Following a steep decline in ridership on its ride-hailing platform, Uber stocks fell by 17.6% in March[i]. In fact, it is estimated that ride-hailing has dropped by nearly 94% since the beginning of March.[ii] However, Uber has seen its share prices steadily rise again over the past few weeks. While their financial performance may still be under threat, Uber has undeniably become part of the ‘frontline’ in this pandemic, and they appear to be doing relatively well. How have they responded to this crisis, and what has enabled them to do so?
Uber share price from Feb 1- April 30 2020. Lowest point on March 18th.
(Source: Yahoo Finance)
Uber at the frontlines of COVID-19 through diversification
Needless to say, while Uber’s ride-sharing platform has seen a sharp decrease in demand, it has seen a rise in demand for Uber Eats, its food delivery service. With lockdowns and social distancing measures in place, and strong support for local restaurants, it is no surprise that demand for food delivery has increased. In March, Uber Eats experienced a surge in sales as well as a 30% increase in customers signing up for the service and drivers. [iii] In addition to the usual food deliveries from restaurants, Uber has announced partnerships with grocery and convenience stores, such as with the supermarket chain Carrefour in France, and convenience store Galp in Spain[iv].
Moreover, Uber has expanded its services to help its drivers during these challenging times. For example, it launched Work Hub, a platform to enable Uber drivers to find alternative gig work. It builds on its existing platform and connects drivers to three other Uber platforms: Uber Eats, Uber Freight for trucking, and Uber Works for temporary shift-based jobs. Through Uber Works, drivers can find temporary work in customer service, food production, and logistics, to name a few. Moreover, Uber has partnered with companies such as McDonald’s, PepsiCo, UPS, and Walgreens to enable them to hire through its system.[v] This marks a significant widening of its service provisions.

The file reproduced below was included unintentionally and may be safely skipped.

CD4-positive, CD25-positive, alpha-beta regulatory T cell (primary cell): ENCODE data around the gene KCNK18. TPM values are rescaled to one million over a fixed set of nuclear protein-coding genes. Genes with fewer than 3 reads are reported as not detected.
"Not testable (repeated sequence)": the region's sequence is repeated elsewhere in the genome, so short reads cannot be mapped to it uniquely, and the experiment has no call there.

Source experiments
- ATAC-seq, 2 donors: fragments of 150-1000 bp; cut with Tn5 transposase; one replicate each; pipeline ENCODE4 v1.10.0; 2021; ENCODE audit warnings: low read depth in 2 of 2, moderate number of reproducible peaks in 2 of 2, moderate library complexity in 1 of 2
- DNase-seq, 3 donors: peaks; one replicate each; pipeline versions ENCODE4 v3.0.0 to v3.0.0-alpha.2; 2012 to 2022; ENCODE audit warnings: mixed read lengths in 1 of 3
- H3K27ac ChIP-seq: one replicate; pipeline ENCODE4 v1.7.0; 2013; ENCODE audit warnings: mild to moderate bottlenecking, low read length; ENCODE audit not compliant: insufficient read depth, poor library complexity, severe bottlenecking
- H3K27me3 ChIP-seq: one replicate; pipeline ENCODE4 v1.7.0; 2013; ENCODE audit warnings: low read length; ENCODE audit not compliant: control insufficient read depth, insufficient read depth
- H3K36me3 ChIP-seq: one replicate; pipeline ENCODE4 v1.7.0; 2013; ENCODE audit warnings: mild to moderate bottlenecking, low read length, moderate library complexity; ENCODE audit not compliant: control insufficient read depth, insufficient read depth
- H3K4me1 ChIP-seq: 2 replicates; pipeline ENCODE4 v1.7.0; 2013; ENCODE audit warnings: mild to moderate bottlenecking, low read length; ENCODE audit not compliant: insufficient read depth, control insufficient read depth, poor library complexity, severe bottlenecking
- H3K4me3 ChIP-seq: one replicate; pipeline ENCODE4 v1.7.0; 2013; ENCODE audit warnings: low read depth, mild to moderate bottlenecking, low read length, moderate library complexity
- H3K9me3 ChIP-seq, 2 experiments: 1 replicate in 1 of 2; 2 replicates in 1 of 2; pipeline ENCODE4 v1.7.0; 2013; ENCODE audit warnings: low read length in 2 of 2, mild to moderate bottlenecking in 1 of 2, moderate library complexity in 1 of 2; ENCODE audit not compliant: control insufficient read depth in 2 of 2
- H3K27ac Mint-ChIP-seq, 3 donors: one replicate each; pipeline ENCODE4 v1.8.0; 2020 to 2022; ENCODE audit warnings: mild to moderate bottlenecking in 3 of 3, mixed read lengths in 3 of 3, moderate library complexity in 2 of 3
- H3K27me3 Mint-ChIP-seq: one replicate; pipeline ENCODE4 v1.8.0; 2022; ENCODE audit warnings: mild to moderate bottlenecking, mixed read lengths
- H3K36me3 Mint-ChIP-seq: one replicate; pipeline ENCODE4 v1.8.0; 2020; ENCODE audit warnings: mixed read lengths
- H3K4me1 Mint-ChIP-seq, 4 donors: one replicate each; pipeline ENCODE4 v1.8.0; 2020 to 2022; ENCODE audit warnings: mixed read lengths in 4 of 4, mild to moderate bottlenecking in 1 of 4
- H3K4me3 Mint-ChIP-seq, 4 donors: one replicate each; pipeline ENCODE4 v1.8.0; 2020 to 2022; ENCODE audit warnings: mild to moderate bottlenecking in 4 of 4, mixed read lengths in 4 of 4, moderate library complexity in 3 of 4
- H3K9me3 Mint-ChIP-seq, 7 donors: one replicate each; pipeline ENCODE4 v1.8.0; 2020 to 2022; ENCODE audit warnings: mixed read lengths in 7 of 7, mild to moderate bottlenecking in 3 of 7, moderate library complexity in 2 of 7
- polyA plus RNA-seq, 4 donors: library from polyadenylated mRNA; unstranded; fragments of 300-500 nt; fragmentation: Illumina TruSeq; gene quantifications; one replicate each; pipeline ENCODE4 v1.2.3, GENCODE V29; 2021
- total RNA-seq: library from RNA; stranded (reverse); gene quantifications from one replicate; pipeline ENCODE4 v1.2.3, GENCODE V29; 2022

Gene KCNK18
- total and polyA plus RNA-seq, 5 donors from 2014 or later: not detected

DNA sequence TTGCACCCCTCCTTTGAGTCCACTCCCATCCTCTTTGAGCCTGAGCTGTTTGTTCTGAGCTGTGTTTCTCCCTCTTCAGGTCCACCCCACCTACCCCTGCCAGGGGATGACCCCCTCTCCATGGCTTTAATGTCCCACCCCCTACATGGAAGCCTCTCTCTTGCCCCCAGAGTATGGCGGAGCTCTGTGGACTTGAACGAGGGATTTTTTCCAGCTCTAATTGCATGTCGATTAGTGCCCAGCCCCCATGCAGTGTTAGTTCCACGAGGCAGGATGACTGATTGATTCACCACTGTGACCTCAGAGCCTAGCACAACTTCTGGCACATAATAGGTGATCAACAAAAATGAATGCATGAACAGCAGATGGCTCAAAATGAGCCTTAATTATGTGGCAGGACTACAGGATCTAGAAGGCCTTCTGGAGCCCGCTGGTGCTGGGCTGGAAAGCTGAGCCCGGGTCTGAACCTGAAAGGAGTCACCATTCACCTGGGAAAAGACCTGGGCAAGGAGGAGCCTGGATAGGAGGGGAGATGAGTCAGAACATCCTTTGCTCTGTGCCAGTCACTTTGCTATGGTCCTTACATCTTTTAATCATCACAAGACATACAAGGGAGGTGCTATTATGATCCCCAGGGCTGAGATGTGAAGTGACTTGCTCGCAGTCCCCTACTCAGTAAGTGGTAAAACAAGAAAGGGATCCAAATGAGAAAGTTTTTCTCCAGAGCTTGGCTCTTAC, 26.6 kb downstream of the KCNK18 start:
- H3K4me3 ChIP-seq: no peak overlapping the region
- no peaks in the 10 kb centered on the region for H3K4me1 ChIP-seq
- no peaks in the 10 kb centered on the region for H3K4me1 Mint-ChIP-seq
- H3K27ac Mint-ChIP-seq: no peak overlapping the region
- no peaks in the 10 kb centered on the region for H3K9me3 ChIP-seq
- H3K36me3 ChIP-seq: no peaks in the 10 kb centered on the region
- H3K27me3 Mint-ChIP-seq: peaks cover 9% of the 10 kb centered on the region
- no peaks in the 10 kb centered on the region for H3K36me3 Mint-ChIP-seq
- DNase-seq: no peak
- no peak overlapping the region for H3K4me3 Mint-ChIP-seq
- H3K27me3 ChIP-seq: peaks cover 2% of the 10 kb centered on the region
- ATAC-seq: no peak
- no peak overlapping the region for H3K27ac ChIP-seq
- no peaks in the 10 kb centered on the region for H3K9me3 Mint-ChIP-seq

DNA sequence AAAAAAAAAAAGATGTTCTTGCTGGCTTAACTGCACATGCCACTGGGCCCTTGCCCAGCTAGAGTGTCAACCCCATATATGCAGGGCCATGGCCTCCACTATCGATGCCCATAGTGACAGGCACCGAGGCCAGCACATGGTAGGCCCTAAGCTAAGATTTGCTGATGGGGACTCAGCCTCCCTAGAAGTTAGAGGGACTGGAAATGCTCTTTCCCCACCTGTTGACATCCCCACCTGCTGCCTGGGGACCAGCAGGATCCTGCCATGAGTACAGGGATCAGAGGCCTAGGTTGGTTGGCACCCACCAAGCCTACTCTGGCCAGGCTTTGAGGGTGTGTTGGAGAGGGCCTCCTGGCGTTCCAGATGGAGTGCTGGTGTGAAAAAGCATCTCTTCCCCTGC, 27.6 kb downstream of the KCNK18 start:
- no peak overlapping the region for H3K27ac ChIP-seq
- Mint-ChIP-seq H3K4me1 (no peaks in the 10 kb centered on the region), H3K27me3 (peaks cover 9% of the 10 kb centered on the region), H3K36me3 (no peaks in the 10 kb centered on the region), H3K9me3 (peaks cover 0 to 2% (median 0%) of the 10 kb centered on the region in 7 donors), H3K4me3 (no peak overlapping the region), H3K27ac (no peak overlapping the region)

Work Hub acts as a platform for Uber drivers to find alternative gig work
Source: Uber’s official blog
Furthermore, Uber has launched Uber Medics, to provide free and discounted rides to health care workers to and from patients’ homes and to medical facilities. It has been rolled out in over 20 countries including Spain, India, France, and Germany. In the UK, Uber has been providing 200,000 free rides and 100,000 free meals for NHS (National Health Service) staff.[vi] Uber drivers are allowed to opt-in to Uber Medics, and are guaranteed the full fare. This suggests that Uber is committed to protecting its drivers (financially) during this downturn, although it may come at a financial loss to the company.
Uber Medics has been rolled out in over 20 countries
Source: Uber’s official blog
Focus on ‘Moving what matters’
Uber has several key capabilities and processes that have allowed them to weather this storm and became an essential part of the fight against Covid-19. Firstly, it has a deep understanding of what its core capabilities and assets are. Instead of narrowly defining itself as a ride-sharing platform or a food-delivery platform, Uber sees itself simply as ‘moving what matters’. [vii] Moreover, it understands that their competitive advantage lies in its technology and data platforms; integration of critical infrastructure across different platforms; and its networks of drivers and end-users. Taken together, Uber understands that they are simply in the business of connecting people to places and other people using technology. This has allowed Uber to reimagine how they can use its existing platform to adjust to changing supply and demand requirements that we see during this pandemic. WorkHub is a clear illustration of this. Uber is quickly transforming itself into a general online platform for all gig economy workers, leveraging its key capabilities in connecting, organizing, and routing.